Mid Cretaceous sand supply to offshore SW Nova Scotia: tectonic diversion of Labrador rivers during Naskapi Member deposition

Principal Investigator:

Dr. Georgia Pe-Piper, Saint Mary’s University

Start Date:      September 2015

End Date:       September 2017

This study will test the hypothesis that tectonic diversion of Labrador rivers during the Aptian resulted in sand supply through the Bay of Fundy to the Shelburne sub-basin, allowing shales to accumulate farther east in the Scotian Basin. It will also test the hypothesis that rivers from Maine contributed to the Shelburne sub-basin, despite the Yarmouth Arch. This will provide an assessment of the largest potential supply of reservoir sand to the deep water Shelburne sub-basin, allowing estimates of total volume of sand supply and its likely reservoir quality based on petrography. The likely reservoir quality of sands sourced from Maine would also be evaluated. It will provide improved information on basement tectonics and volcanism in the mid Cretaceous, both significant for thermal modelling of the basin. The results are expected to support or contradict the initial hypothesis of the diversion of the Sable River and to provide more regional information on sandstone provenance in the southwest Scotian Basin.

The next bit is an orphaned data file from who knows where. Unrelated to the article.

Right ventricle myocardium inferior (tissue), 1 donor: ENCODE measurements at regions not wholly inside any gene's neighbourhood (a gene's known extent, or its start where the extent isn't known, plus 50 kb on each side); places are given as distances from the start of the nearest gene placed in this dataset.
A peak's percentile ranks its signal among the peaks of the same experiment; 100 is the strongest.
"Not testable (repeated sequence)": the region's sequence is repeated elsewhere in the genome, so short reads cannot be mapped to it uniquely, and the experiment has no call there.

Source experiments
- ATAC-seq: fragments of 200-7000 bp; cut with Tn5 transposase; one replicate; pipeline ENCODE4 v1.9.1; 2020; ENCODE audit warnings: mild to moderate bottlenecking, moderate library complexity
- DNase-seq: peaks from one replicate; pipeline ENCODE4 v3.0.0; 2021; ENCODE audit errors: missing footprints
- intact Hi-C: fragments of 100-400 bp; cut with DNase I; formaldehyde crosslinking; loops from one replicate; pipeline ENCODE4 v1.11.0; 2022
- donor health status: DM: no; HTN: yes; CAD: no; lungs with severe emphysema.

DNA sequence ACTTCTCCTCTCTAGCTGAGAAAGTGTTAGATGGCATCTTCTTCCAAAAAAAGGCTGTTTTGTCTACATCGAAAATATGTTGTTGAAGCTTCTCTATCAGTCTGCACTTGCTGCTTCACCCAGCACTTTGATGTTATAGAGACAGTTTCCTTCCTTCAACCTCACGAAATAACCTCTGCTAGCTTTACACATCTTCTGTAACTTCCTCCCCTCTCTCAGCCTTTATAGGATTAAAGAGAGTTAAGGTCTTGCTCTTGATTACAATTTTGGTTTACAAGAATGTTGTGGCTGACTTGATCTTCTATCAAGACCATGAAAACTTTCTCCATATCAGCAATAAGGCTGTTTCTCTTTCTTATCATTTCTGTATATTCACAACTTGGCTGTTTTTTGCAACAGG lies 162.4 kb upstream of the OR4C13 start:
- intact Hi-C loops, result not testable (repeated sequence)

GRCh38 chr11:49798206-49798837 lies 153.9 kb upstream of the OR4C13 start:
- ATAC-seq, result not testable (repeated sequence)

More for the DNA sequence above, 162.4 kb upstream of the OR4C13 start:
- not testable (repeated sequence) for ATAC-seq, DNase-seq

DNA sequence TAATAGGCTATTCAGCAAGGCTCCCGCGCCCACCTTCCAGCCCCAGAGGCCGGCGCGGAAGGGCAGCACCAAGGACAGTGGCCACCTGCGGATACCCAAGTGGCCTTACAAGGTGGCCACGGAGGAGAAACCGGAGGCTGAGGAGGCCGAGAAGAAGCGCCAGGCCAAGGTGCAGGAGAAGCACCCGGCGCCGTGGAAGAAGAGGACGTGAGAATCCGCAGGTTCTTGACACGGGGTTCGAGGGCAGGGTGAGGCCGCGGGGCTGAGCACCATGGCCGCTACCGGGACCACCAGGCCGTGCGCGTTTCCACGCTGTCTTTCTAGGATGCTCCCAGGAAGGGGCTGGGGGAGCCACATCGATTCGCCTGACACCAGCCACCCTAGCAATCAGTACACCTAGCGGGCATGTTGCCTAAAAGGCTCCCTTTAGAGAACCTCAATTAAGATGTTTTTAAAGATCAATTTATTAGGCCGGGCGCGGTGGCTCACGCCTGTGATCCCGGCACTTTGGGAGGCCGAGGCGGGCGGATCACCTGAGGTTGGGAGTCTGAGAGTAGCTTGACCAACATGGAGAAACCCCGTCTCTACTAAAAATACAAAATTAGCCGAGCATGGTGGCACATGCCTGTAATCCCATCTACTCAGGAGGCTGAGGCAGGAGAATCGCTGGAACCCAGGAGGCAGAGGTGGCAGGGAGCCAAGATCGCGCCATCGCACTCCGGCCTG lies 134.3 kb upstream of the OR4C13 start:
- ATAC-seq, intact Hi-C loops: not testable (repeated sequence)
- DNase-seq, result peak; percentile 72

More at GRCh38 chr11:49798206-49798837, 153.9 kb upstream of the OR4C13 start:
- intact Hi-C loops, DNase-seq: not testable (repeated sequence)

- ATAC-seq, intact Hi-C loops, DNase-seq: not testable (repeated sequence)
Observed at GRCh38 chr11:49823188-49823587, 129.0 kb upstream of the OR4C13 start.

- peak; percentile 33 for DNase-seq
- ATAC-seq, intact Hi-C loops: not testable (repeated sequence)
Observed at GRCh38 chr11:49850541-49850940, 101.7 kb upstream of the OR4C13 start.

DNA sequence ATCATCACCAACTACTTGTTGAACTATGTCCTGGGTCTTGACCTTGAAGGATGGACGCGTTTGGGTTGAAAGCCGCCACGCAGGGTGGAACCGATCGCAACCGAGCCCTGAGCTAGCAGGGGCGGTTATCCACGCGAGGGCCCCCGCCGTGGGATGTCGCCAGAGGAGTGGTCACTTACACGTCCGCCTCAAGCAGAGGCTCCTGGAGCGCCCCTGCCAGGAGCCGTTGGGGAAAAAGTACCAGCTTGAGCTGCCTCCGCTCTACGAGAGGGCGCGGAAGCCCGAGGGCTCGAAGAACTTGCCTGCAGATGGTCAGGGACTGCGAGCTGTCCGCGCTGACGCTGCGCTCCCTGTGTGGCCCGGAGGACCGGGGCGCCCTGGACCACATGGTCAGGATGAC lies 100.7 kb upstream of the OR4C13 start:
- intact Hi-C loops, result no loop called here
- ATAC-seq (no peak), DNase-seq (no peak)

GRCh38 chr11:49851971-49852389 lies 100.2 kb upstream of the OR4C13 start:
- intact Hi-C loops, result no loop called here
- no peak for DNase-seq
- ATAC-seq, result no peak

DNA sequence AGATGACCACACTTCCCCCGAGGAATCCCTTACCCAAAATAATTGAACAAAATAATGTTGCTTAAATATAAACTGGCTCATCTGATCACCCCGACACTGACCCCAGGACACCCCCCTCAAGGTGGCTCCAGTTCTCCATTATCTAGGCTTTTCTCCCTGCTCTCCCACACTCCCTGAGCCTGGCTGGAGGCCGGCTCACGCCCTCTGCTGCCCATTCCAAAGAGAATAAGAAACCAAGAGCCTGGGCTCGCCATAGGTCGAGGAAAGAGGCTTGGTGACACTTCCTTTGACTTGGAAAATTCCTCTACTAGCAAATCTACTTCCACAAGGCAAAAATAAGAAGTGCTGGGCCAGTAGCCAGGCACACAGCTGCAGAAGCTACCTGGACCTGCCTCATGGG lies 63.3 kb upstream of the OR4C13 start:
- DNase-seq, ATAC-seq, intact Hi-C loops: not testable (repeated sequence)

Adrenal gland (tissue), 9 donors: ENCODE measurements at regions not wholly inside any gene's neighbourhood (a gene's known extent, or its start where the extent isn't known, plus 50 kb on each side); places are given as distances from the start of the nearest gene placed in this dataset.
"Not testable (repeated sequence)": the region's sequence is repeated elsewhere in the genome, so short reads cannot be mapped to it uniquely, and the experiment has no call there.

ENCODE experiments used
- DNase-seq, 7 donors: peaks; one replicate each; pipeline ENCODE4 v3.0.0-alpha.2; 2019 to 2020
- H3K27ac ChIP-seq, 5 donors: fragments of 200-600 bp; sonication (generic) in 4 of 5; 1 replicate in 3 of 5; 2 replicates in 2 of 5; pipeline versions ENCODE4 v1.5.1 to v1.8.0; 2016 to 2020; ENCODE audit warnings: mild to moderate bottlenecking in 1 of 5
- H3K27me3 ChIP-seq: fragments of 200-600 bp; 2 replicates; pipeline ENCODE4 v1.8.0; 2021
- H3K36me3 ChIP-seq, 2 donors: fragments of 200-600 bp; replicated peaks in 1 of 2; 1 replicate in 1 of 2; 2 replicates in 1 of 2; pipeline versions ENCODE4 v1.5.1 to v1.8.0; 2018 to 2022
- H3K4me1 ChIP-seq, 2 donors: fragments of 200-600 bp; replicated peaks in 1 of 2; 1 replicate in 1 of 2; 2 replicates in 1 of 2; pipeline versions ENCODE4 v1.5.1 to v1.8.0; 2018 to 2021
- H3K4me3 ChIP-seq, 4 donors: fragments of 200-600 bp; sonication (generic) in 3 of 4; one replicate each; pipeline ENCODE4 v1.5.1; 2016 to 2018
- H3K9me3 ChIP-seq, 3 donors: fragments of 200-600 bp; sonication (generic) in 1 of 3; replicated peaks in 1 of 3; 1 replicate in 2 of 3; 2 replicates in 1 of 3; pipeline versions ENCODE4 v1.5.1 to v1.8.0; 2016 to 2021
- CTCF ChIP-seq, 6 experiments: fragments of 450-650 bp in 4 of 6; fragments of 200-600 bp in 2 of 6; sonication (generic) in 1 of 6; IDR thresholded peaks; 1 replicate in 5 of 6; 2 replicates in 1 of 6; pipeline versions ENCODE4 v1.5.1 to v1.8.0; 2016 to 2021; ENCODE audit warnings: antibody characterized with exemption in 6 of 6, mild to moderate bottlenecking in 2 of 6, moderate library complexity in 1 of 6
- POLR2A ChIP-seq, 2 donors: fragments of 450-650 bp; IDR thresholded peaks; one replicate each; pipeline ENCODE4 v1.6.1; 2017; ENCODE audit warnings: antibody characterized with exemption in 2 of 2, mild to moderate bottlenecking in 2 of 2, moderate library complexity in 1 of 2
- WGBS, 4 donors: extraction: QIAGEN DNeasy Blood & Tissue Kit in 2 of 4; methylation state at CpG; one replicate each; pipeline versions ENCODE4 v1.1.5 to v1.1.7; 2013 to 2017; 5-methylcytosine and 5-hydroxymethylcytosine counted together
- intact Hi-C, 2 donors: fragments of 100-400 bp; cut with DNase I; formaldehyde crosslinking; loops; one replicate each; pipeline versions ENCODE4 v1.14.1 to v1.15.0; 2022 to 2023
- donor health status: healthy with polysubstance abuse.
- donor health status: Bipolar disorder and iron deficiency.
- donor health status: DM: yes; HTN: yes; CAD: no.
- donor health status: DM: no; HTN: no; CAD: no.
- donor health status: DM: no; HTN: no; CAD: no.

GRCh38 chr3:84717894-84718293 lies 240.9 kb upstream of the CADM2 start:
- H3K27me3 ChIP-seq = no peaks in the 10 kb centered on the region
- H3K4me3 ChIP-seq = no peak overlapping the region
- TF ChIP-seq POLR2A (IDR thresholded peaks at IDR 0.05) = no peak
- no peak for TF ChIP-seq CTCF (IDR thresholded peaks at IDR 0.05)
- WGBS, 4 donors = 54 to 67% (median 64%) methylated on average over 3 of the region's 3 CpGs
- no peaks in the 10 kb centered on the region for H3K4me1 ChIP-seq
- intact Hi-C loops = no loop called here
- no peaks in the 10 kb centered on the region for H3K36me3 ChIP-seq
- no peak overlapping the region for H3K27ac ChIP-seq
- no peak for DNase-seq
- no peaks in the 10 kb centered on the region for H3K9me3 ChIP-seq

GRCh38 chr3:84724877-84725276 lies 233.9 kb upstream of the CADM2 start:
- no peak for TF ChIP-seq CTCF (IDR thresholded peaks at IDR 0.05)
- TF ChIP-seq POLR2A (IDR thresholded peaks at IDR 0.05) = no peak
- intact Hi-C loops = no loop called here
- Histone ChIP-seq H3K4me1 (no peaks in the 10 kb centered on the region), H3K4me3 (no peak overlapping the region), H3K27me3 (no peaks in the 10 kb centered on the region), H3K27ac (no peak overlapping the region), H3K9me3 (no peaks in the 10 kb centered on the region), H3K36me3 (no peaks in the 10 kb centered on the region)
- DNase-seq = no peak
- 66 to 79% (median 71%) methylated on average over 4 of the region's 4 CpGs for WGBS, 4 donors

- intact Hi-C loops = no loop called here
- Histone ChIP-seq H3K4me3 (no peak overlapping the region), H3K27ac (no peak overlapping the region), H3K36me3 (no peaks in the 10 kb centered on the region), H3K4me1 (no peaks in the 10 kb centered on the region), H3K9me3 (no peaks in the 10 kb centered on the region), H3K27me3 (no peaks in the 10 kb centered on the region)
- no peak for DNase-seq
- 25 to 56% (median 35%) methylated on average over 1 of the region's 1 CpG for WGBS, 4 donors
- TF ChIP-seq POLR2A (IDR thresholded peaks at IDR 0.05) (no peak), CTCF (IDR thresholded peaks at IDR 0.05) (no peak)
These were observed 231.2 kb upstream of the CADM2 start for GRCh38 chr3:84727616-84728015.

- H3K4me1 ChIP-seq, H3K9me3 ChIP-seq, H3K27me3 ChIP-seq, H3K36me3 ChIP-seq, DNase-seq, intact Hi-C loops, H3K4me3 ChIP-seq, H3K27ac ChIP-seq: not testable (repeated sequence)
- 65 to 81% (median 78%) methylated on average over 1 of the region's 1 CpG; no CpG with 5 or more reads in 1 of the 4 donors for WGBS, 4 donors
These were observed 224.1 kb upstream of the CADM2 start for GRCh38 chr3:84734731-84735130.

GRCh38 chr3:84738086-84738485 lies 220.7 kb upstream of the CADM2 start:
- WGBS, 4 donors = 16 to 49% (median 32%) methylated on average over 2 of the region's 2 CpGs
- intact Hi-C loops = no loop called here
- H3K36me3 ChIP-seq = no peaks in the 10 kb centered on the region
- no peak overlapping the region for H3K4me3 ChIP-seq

Final Report [PDF]


Correlation of the Aptian Naskapi Member of the Scotian Basin and its Regional Implications [PDF]

Correlation of the Early Cretaceous Naskapi Member, Scotian Basin, and its Implications [PDF]

Sandstone Provenance of the COST G-2 well, Georges Bank; Relevance to the SW Scotian Basin [PDF]

Isabel Chavez, M.Sc., Thesis – Early Cretaceous Sand Supply to Offshore SW Nova Scotia